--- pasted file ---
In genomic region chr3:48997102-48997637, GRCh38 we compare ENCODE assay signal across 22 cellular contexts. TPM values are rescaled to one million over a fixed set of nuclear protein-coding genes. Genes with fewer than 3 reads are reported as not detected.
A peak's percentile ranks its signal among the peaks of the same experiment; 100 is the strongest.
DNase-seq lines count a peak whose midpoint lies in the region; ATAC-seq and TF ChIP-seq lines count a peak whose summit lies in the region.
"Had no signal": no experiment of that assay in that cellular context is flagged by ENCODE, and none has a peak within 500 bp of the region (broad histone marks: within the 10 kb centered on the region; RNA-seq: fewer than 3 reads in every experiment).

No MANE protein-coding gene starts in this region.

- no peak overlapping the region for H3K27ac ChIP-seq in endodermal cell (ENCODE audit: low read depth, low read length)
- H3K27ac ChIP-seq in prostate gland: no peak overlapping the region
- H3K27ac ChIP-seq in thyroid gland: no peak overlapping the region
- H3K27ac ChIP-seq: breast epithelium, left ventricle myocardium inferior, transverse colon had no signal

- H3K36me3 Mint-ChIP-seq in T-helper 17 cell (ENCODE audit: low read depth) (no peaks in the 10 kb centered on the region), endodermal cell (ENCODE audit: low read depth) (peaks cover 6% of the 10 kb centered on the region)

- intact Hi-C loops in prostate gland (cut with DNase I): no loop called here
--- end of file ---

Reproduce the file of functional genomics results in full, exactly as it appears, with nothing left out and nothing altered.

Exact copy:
In genomic region chr3:48997102-48997637, GRCh38 we compare ENCODE assay signal across 22 cellular contexts. TPM values are rescaled to one million over a fixed set of nuclear protein-coding genes. Genes with fewer than 3 reads are reported as not detected.
A peak's percentile ranks its signal among the peaks of the same experiment; 100 is the strongest.
DNase-seq lines count a peak whose midpoint lies in the region; ATAC-seq and TF ChIP-seq lines count a peak whose summit lies in the region.
"Had no signal": no experiment of that assay in that cellular context is flagged by ENCODE, and none has a peak within 500 bp of the region (broad histone marks: within the 10 kb centered on the region; RNA-seq: fewer than 3 reads in every experiment).

No MANE protein-coding gene starts in this region.

- no peak overlapping the region for H3K27ac ChIP-seq in endodermal cell (ENCODE audit: low read depth, low read length)
- H3K27ac ChIP-seq in prostate gland: no peak overlapping the region
- H3K27ac ChIP-seq in thyroid gland: no peak overlapping the region
- H3K27ac ChIP-seq: breast epithelium, left ventricle myocardium inferior, transverse colon had no signal

- H3K36me3 Mint-ChIP-seq in T-helper 17 cell (ENCODE audit: low read depth) (no peaks in the 10 kb centered on the region), endodermal cell (ENCODE audit: low read depth) (peaks cover 6% of the 10 kb centered on the region)

- intact Hi-C loops in prostate gland (cut with DNase I): no loop called here